by Shakira (featuring Maluma)

Album: El Dorado (2016)
Charted: 51


  • This Latin pop and reggaeton song is a duet between Shakira and her fellow Colombian singer Maluma. The sultry tune is the first collaboration between the Latin superstars, although Maluma did record a remix of Shakira and Carlos Vives' single "La Bicicleta."
  • It was Sony Music who proposed the idea for the collaboration following the "La Bicicleta" remix. "I was in Barcelona working with Shakira and it was an amazing experience," Maluma told Billboard magazine about working with the songstress. "She's a great artist and I learned a lot while working with her."
  • The song is a battle of the sexes, where the singers croon back-and-forth about their relationship. Shakira has moved her hips to great effect in the past and here she is a temptress, seducing Maluma without making clear to the reggaeton prince where he stands with her. The song title is Spanish for "blackmail."

    "'Chantaje' is so smooth and sexy and modern and different and simple, minimalistic," Shakira told the New York Times. "I wanted to give it a different spin, where the girl is the mean one, because I'm tired of hearing songs where women complain about how mistreated they feel. This time, I wanted to take control. I wanted to represent the mean one in the relationship - the careless one, the free-spirited one."
  • The pairing of the two blazing hot Colombian superstars proved totally combustible: The song topped the Spain and US Billboard Latin Songs charts, while also reaching the top ten in Argentina, Chile, Colombia and Mexico.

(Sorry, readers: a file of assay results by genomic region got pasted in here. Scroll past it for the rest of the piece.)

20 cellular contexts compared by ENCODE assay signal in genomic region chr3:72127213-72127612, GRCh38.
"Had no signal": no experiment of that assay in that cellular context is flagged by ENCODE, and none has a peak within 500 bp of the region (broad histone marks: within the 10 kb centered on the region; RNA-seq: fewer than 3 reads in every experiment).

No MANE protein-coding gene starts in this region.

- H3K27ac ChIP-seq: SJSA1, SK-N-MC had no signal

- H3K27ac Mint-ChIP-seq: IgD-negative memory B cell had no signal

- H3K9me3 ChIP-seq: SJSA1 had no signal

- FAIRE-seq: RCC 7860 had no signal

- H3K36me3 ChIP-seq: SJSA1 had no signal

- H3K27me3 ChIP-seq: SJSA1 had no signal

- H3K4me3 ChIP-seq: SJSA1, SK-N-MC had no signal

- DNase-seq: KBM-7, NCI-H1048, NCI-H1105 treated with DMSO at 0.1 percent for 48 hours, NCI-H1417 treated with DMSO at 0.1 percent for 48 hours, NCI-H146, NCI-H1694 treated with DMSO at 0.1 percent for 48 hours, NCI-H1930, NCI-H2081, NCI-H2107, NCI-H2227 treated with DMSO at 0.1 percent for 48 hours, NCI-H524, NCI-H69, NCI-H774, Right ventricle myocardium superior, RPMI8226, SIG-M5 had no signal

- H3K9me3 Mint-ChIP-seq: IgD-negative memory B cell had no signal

• The song's music video was filmed in Barcelona, Spain, with video director Jaume de Laiguana, Shakira's longtime collaborator. It earned 100 million views in just 19 days, becoming the fastest Spanish-language video ever to reach the milestone.
  • This was the first single released from Shakira's 11th studio album, El Dorado. However, there was a time when the Colombian pop star didn't know if she would ever make another record. "I was full of doubts, and I thought I was never going to make good music again," she told The New York Times.

    Her inspiration returned, Shakira said, when she decided to concentrate on making one song at a time rather than a whole album: "It was like a liberation," she explained.
  • The El Dorado record is named after the legendary "Lost City of Gold" supposedly located in the Andes that was sought by Spanish conquistadors.

    "For an artist finding inspiration is like finding a treasure," Shakira explained in a Beats 1 interview. "An album is a collection of findings, miraculous findings. Every song is a miracle when it comes through you. It's always so unpredictable. The whole process. How you going to come up with a song. Sometimes the lyrics come first. Sometimes the melody. Sometimes they come together. Like if someone magically mysteriously would have sent them to you or though you from some unknown dimension or parallel universe. I'm sounding a little esoteric, but the truth is that the inspiration it's really a mystery and finding it, it's very similar to how those conquistadors, those Spanish conquistadors felt when they found their desired gold, but to me there's no bigger wealth than of course having a family and feeling inspired."
  • When it comes to predicting a hit, Shakira still believes her "hips don't lie": "Best case scenario, it’s my hips who predict if it will be a hit!," she told the Spanish magazine Viva. "But truth to be said, I usually focus on the dance, that's the benchmark I use to check if something will musically work or not."
  • Shakira included this in her 2020 Super Bowl halftime show performance, which she shared with Jennifer Lopez.


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